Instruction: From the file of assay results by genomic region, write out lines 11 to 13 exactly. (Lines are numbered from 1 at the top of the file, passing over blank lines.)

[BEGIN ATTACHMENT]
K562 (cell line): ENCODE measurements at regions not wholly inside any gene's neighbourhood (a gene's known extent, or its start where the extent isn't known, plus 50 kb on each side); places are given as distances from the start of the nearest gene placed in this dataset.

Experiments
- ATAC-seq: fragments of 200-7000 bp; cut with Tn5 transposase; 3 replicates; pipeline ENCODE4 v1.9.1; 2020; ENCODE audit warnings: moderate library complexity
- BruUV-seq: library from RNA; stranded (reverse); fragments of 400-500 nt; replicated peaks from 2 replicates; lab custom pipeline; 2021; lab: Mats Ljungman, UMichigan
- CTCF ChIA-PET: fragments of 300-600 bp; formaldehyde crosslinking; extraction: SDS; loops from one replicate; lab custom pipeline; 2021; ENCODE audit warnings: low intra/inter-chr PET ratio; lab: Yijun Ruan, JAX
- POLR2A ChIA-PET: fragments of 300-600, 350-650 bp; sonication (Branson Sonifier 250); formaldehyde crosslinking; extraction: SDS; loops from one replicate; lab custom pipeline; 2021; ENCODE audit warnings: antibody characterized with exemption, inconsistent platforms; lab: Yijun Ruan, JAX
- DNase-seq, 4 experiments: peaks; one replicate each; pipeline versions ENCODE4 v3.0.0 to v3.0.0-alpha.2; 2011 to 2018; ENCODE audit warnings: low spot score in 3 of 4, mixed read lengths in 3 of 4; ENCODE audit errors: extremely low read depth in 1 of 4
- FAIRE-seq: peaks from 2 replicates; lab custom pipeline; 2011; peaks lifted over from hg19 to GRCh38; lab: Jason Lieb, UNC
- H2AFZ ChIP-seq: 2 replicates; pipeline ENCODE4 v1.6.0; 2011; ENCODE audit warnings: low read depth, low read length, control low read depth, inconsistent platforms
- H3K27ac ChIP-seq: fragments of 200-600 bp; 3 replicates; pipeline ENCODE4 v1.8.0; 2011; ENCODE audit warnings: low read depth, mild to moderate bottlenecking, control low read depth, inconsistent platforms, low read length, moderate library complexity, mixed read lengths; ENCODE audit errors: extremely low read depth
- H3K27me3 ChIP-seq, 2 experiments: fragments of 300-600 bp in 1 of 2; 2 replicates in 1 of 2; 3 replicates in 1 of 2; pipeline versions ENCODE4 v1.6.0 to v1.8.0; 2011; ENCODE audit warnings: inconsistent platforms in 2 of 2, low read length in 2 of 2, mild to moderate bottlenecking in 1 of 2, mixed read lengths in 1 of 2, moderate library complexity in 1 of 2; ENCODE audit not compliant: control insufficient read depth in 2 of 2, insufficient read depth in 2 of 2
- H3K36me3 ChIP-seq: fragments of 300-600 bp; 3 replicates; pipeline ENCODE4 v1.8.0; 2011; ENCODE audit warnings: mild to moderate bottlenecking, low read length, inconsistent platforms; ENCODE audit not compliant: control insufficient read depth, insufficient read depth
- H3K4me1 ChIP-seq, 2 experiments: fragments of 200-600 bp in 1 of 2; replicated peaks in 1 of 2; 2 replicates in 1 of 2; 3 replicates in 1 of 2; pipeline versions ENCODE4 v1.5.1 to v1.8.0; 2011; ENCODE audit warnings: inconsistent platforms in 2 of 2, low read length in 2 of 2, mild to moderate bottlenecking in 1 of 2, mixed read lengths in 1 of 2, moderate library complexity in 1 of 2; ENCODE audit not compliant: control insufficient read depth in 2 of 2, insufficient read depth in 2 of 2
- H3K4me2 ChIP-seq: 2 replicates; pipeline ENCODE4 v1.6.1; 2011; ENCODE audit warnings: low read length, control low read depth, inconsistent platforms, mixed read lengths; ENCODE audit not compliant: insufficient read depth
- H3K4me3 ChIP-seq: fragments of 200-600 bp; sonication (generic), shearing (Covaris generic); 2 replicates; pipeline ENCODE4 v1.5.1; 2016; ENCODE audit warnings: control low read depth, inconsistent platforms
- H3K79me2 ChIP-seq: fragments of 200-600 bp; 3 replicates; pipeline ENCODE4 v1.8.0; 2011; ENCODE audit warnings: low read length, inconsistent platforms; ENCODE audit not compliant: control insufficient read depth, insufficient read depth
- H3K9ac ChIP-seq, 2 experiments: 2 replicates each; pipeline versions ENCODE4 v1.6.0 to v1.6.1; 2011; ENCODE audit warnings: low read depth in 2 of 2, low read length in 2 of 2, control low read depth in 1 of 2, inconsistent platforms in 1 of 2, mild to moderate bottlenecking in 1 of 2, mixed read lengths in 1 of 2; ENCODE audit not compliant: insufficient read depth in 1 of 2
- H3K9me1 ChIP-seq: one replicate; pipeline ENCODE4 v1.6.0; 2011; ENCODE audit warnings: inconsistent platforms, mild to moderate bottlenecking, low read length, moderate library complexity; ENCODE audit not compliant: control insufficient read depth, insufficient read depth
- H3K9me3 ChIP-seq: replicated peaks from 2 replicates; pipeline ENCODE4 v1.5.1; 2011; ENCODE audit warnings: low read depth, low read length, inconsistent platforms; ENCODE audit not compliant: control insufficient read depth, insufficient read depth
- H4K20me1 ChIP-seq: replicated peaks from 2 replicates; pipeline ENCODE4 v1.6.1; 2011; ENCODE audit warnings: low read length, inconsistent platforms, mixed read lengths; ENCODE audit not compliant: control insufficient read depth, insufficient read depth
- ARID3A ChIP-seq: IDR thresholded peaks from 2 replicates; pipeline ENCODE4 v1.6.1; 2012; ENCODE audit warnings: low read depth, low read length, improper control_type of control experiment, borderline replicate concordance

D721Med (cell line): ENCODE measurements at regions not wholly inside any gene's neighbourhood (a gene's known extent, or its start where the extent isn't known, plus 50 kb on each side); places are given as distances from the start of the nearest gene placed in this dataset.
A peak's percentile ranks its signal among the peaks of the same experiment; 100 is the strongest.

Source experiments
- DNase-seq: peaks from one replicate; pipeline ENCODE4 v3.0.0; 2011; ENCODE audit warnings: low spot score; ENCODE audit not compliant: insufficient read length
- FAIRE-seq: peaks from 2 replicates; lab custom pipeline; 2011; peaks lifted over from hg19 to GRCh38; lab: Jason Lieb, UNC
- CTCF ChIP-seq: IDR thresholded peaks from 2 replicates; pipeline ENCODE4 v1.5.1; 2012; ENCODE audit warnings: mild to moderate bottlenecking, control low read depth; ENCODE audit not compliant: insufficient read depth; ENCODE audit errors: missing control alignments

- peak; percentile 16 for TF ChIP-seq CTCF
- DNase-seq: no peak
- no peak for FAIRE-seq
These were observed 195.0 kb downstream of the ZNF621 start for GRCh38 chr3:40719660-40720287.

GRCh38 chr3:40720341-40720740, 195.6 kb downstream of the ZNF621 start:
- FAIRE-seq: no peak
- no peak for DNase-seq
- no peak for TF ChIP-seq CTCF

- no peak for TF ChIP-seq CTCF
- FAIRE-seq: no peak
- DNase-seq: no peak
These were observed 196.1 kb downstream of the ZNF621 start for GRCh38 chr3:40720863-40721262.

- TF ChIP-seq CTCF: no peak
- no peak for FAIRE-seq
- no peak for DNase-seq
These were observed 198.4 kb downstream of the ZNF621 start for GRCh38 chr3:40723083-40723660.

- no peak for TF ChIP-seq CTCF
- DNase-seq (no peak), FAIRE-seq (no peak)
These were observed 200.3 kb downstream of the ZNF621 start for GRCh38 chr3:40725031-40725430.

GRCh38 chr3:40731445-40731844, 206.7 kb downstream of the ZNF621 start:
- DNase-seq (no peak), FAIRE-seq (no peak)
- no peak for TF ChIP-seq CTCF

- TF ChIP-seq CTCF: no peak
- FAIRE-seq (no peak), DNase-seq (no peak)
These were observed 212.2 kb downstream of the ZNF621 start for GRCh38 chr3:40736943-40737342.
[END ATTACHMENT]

- H3K27me3 ChIP-seq, 2 experiments: fragments of 300-600 bp in 1 of 2; 2 replicates in 1 of 2; 3 replicates in 1 of 2; pipeline versions ENCODE4 v1.6.0 to v1.8.0; 2011; ENCODE audit warnings: inconsistent platforms in 2 of 2, low read length in 2 of 2, mild to moderate bottlenecking in 1 of 2, mixed read lengths in 1 of 2, moderate library complexity in 1 of 2; ENCODE audit not compliant: control insufficient read depth in 2 of 2, insufficient read depth in 2 of 2
- H3K36me3 ChIP-seq: fragments of 300-600 bp; 3 replicates; pipeline ENCODE4 v1.8.0; 2011; ENCODE audit warnings: mild to moderate bottlenecking, low read length, inconsistent platforms; ENCODE audit not compliant: control insufficient read depth, insufficient read depth
- H3K4me1 ChIP-seq, 2 experiments: fragments of 200-600 bp in 1 of 2; replicated peaks in 1 of 2; 2 replicates in 1 of 2; 3 replicates in 1 of 2; pipeline versions ENCODE4 v1.5.1 to v1.8.0; 2011; ENCODE audit warnings: inconsistent platforms in 2 of 2, low read length in 2 of 2, mild to moderate bottlenecking in 1 of 2, mixed read lengths in 1 of 2, moderate library complexity in 1 of 2; ENCODE audit not compliant: control insufficient read depth in 2 of 2, insufficient read depth in 2 of 2